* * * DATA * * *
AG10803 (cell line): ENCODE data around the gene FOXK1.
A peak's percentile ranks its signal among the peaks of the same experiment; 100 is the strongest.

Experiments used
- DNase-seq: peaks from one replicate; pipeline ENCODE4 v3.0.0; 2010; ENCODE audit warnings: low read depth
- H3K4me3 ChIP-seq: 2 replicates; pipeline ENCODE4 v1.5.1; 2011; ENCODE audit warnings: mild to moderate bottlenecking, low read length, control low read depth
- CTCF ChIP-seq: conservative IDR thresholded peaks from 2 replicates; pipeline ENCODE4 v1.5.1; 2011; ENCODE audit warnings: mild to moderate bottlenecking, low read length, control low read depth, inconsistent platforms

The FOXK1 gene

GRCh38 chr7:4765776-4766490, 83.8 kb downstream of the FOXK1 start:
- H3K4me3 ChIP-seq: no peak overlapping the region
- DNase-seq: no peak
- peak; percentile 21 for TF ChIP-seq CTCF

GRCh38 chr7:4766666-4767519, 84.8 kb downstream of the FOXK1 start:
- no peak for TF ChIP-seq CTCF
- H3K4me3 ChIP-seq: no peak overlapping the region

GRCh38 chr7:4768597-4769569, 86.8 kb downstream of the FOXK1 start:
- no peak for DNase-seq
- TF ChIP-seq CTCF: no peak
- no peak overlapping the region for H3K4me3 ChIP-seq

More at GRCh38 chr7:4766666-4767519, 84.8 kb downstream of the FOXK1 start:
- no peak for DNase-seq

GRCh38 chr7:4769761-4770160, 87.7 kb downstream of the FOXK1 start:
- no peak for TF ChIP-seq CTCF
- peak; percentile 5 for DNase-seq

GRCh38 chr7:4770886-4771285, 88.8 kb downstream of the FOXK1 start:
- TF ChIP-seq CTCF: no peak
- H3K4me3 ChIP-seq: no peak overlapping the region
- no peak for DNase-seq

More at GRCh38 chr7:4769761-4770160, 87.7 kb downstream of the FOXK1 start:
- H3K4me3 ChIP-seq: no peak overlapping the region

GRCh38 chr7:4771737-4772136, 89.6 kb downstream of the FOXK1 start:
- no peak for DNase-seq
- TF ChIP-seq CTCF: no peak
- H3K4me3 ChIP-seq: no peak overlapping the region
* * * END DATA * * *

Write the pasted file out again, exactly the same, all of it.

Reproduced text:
AG10803 (cell line): ENCODE data around the gene FOXK1.
A peak's percentile ranks its signal among the peaks of the same experiment; 100 is the strongest.

Experiments used
- DNase-seq: peaks from one replicate; pipeline ENCODE4 v3.0.0; 2010; ENCODE audit warnings: low read depth
- H3K4me3 ChIP-seq: 2 replicates; pipeline ENCODE4 v1.5.1; 2011; ENCODE audit warnings: mild to moderate bottlenecking, low read length, control low read depth
- CTCF ChIP-seq: conservative IDR thresholded peaks from 2 replicates; pipeline ENCODE4 v1.5.1; 2011; ENCODE audit warnings: mild to moderate bottlenecking, low read length, control low read depth, inconsistent platforms

The FOXK1 gene

GRCh38 chr7:4765776-4766490, 83.8 kb downstream of the FOXK1 start:
- H3K4me3 ChIP-seq: no peak overlapping the region
- DNase-seq: no peak
- peak; percentile 21 for TF ChIP-seq CTCF

GRCh38 chr7:4766666-4767519, 84.8 kb downstream of the FOXK1 start:
- no peak for TF ChIP-seq CTCF
- H3K4me3 ChIP-seq: no peak overlapping the region

GRCh38 chr7:4768597-4769569, 86.8 kb downstream of the FOXK1 start:
- no peak for DNase-seq
- TF ChIP-seq CTCF: no peak
- no peak overlapping the region for H3K4me3 ChIP-seq

More at GRCh38 chr7:4766666-4767519, 84.8 kb downstream of the FOXK1 start:
- no peak for DNase-seq

GRCh38 chr7:4769761-4770160, 87.7 kb downstream of the FOXK1 start:
- no peak for TF ChIP-seq CTCF
- peak; percentile 5 for DNase-seq

GRCh38 chr7:4770886-4771285, 88.8 kb downstream of the FOXK1 start:
- TF ChIP-seq CTCF: no peak
- H3K4me3 ChIP-seq: no peak overlapping the region
- no peak for DNase-seq

More at GRCh38 chr7:4769761-4770160, 87.7 kb downstream of the FOXK1 start:
- H3K4me3 ChIP-seq: no peak overlapping the region

GRCh38 chr7:4771737-4772136, 89.6 kb downstream of the FOXK1 start:
- no peak for DNase-seq
- TF ChIP-seq CTCF: no peak
- H3K4me3 ChIP-seq: no peak overlapping the region